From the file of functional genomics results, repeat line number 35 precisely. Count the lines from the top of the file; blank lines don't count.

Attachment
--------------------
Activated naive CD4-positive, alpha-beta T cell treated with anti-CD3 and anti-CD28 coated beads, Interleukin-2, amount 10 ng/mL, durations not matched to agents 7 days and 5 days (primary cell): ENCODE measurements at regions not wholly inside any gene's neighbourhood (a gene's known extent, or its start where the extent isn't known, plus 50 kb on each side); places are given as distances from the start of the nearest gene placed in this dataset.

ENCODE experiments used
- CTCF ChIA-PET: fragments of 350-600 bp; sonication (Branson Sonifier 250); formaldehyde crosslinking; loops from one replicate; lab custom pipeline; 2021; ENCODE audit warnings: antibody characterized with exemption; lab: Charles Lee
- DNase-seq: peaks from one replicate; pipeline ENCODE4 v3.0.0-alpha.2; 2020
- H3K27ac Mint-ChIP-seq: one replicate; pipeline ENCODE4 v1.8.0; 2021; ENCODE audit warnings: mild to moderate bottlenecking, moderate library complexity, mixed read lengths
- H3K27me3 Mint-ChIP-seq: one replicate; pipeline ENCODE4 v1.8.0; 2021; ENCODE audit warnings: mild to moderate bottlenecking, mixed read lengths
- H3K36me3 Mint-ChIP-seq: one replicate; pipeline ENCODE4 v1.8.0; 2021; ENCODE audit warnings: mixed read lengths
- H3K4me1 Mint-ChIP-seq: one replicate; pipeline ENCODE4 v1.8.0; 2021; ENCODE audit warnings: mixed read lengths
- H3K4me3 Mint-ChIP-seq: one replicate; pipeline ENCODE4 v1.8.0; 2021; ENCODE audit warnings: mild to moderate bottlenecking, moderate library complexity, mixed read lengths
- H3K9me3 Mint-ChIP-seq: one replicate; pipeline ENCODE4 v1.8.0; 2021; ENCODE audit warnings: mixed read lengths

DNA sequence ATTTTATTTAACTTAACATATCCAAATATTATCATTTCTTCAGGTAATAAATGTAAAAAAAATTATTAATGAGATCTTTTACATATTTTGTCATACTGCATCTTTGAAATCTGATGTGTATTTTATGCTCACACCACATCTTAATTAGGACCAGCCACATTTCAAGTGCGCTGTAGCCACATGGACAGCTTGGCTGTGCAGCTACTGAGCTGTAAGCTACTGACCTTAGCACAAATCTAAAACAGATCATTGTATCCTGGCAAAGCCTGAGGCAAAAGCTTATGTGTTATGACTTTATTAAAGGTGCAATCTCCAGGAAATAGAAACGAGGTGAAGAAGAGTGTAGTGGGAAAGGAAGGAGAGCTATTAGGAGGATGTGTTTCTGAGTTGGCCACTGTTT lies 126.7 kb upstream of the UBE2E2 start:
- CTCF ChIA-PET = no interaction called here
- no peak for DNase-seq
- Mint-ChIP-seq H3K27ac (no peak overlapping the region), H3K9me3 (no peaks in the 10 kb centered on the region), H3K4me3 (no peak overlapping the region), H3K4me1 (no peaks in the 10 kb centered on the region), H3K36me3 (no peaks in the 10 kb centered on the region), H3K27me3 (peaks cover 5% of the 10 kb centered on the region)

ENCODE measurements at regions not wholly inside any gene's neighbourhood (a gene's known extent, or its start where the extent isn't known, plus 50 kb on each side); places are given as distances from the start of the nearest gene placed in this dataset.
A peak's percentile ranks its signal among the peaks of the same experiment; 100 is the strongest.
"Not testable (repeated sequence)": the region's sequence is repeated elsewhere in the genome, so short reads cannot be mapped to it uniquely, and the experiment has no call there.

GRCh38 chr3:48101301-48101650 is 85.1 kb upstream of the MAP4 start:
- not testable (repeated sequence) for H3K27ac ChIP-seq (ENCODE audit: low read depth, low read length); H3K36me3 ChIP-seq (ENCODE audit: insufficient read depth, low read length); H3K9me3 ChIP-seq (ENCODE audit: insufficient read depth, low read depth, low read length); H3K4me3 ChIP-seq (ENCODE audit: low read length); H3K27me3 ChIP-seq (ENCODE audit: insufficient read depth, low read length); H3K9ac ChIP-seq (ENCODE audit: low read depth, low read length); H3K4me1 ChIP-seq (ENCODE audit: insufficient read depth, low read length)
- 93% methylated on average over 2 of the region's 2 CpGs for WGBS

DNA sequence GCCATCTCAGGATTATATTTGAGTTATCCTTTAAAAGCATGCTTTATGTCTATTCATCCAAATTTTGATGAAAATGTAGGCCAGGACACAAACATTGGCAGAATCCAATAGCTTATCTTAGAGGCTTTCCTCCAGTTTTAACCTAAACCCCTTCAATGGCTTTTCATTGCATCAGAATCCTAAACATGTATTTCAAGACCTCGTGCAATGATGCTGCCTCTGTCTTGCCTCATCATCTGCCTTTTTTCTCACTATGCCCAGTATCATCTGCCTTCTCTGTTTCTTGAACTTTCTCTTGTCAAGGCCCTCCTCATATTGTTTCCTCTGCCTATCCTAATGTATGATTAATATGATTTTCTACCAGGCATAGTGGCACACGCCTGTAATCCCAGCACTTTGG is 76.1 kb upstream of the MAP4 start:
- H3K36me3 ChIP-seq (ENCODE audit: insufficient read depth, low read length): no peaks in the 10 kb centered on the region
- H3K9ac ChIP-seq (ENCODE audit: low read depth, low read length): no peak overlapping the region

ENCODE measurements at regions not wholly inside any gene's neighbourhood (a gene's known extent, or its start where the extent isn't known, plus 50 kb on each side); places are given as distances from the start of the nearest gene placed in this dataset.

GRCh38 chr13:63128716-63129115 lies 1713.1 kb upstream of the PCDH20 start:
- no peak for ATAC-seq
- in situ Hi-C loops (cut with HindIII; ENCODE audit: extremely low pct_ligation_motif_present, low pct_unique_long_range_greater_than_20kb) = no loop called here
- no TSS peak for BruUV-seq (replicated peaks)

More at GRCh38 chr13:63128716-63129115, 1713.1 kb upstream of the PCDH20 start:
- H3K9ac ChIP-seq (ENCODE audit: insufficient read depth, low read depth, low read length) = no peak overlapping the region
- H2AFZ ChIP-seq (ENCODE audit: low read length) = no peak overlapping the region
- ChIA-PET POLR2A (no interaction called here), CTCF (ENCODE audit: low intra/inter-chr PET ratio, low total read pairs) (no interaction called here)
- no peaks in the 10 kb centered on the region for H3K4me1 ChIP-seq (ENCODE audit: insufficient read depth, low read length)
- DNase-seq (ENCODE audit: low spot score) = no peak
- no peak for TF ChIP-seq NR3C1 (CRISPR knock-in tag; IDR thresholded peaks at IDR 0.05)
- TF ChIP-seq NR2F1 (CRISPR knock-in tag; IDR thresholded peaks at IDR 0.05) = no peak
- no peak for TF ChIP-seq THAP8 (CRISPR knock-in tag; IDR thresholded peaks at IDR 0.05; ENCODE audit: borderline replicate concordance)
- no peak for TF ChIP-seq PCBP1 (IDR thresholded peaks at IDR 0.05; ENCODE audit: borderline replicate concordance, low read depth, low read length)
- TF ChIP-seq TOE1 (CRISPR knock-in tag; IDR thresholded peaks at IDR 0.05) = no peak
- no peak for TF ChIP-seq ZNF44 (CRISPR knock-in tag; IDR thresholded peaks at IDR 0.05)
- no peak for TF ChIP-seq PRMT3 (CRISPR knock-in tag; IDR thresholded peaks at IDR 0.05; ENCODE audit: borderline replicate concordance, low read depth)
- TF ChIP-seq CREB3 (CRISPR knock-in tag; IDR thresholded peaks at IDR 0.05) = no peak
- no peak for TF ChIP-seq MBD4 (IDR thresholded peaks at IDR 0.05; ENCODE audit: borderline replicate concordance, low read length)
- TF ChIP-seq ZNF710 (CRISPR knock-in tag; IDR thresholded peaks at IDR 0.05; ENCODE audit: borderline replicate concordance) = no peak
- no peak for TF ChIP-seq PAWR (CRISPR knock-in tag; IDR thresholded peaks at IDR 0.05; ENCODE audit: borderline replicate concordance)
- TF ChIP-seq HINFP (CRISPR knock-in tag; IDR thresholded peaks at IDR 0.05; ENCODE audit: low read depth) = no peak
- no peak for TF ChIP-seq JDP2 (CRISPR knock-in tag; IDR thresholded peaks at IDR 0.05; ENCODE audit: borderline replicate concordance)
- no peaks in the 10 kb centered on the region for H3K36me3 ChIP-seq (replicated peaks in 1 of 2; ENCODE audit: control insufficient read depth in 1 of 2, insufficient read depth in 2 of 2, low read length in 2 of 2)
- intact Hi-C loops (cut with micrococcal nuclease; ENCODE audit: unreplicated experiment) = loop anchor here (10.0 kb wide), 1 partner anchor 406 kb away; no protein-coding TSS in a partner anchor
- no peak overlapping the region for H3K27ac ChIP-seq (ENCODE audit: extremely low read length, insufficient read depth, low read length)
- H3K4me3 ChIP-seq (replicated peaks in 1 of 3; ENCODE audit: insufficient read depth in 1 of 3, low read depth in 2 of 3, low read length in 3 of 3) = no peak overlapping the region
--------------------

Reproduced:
- no peak for TF ChIP-seq NR3C1 (CRISPR knock-in tag; IDR thresholded peaks at IDR 0.05)